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NHS Long Term Plan Closes Gaps For Dementia, But Challenges Remain

Alzheimers-Research-UK-logoAlzheimer’s Research UK, the UK’s leading research charity, is applauding steps taken in the Long Term Plan released by NHS England today to improve the lives of people with dementia. The charity is calling for future work to be dedicated to overcoming the incredible challenges dementia presents to the health care system including increasing research and preparing for future treatments.

Dementia is the leading cause of death in the UK with 850,000 people living with dementia today. The condition costs £26bn from the UK economy each year and a quarter of all hospital beds are occupied by someone with dementia over the age of 65.

Hilary Evans, Chief Executive at Alzheimer’s Research UK, said:

“Dementia is the health crisis of our time. In just two years, the number of people living with dementia in the UK will increase to over a million and the condition will cost our economy over £30bn each year.

“The steps outlined in the Long Term Plan work towards overcoming the challenge dementia presents to our health care system today, but we must also be ready for life-changing breakthroughs in research in the coming years, including preparing for future treatments and improving diagnostic tools.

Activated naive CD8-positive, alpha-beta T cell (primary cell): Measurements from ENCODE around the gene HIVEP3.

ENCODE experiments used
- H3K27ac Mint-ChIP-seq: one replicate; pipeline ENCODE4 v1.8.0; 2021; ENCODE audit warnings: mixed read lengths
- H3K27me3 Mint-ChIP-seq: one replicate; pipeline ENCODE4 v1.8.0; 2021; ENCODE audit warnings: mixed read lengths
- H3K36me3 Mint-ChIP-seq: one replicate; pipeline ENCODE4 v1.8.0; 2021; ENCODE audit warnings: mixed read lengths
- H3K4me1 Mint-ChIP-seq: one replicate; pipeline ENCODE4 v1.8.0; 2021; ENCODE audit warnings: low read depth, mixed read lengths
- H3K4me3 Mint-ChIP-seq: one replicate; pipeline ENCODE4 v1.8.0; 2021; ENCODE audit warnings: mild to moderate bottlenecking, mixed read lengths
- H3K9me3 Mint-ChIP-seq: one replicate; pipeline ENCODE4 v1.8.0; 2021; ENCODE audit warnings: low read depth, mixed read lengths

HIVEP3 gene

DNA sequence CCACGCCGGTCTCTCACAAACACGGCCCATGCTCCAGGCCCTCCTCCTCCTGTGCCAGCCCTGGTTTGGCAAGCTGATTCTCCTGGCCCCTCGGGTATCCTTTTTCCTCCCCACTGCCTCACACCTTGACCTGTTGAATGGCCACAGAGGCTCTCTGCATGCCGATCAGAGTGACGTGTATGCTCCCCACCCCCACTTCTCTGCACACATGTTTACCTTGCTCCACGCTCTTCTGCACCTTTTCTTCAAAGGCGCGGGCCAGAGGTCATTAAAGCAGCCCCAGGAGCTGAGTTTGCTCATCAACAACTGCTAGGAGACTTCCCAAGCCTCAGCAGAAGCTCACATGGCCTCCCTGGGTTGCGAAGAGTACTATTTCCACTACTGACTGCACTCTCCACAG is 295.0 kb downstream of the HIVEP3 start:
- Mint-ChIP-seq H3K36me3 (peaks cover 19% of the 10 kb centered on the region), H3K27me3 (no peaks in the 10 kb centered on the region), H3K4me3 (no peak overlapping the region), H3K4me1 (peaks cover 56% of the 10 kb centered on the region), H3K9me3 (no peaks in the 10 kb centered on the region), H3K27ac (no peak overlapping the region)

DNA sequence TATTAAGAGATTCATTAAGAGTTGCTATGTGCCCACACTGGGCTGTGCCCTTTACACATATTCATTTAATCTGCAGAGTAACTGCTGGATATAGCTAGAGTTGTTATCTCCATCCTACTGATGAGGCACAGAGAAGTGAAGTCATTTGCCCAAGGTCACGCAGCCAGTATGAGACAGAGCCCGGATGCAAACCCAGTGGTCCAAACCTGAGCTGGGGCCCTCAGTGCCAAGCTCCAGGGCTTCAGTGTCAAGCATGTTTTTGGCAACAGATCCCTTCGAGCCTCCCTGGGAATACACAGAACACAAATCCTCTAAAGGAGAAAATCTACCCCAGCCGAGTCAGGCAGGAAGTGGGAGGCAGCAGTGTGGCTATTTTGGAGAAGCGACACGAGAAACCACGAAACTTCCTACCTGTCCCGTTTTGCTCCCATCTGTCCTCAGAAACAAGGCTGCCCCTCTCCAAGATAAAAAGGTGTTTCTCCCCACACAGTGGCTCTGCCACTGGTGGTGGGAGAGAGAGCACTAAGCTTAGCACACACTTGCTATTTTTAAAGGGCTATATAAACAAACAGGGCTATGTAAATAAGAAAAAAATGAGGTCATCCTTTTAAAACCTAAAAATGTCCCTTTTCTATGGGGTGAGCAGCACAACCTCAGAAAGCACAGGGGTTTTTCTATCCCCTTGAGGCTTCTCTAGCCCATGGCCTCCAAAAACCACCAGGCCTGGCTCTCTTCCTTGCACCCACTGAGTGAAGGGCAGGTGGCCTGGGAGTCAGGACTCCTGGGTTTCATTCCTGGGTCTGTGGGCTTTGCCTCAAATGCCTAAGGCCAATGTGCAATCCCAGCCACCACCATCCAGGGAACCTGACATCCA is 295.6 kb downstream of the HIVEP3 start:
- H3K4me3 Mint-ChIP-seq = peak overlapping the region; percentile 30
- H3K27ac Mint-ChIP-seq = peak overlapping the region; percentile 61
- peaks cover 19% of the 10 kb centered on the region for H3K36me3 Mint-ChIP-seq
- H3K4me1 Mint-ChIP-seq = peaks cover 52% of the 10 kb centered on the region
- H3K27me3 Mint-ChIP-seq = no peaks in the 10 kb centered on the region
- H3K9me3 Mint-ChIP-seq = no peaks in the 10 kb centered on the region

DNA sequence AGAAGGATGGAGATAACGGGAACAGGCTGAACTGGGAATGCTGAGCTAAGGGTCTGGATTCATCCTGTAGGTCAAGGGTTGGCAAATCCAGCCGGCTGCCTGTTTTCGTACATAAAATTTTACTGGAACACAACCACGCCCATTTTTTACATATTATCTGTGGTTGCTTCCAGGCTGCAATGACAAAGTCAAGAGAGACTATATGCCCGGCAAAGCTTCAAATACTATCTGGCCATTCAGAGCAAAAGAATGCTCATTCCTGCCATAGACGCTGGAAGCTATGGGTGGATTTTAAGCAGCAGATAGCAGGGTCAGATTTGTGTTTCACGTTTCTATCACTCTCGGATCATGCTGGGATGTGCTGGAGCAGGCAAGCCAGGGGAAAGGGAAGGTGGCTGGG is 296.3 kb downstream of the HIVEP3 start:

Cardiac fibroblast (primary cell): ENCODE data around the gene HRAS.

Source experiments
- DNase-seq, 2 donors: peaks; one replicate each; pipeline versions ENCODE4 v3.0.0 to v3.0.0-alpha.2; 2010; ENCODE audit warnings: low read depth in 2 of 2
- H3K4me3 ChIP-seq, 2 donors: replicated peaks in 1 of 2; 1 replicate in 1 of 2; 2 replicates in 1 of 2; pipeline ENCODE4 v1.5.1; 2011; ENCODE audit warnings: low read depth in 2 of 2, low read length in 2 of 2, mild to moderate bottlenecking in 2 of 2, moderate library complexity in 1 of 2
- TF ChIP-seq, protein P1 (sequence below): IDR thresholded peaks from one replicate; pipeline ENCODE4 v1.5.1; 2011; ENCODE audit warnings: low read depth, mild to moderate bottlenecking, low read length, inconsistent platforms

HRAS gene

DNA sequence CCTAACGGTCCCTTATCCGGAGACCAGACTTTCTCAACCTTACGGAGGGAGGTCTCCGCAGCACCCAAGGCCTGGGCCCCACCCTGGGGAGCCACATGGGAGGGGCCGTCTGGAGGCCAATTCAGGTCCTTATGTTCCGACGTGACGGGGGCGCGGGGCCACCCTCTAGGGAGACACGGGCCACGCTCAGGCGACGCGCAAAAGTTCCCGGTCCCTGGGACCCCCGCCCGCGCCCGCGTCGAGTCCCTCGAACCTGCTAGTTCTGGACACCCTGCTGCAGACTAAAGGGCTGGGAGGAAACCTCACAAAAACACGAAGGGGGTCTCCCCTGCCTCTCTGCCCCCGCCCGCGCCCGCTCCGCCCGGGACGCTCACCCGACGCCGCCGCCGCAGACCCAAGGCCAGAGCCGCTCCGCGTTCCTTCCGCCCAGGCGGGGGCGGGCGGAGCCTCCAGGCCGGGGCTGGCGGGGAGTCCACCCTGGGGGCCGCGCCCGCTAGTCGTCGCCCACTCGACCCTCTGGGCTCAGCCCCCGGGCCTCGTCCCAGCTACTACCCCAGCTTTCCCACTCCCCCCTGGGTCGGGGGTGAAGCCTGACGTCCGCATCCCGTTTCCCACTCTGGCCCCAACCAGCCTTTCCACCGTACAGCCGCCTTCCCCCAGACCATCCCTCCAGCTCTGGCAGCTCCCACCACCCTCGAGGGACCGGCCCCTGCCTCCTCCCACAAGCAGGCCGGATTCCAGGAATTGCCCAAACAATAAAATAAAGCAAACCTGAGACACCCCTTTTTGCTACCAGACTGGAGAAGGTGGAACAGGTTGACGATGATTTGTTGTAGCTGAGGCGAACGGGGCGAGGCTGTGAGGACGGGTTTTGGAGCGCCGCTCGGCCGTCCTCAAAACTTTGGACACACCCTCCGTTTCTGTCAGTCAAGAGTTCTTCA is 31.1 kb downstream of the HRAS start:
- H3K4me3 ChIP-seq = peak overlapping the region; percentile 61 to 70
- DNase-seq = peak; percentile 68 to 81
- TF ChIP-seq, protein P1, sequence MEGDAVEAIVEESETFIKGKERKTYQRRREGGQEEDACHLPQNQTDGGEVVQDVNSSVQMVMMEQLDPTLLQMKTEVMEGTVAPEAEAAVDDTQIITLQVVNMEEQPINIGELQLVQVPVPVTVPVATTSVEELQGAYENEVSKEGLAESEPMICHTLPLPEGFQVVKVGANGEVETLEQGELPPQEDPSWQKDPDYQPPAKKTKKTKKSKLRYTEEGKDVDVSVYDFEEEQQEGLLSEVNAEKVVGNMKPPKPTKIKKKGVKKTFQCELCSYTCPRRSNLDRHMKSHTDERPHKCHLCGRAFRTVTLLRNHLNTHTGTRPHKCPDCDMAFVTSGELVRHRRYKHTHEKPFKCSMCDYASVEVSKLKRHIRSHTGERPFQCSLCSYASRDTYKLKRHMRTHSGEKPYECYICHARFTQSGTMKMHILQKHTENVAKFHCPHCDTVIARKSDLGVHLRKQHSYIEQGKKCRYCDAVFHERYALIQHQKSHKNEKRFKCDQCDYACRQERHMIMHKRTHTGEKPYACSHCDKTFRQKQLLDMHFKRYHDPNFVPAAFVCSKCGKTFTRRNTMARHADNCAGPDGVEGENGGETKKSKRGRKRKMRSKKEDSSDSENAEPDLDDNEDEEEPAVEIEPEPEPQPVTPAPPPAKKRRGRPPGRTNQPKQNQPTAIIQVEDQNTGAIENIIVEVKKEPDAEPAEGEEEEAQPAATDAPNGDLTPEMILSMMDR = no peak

“Through the Challenge on Dementia and future plans for the NHS, we need to see infrastructure that supports research including encouraging people to take part in dementia studies at the point of diagnosis. Without advanced research and the development of an effective treatment for dementia, we will see this condition continue to harm our loved ones, the UK economy and the health system.”

Alzheimer’s Research UK has called on the government to lead this effort through an action plan that includes five key areas of focus, including committing to spend the equivalent of 1% of the annual cost of dementia on research.

Alzheimer’s Research UK is asking the public to support a Parliamentary debate about increasing investment in dementia research by signing our petition at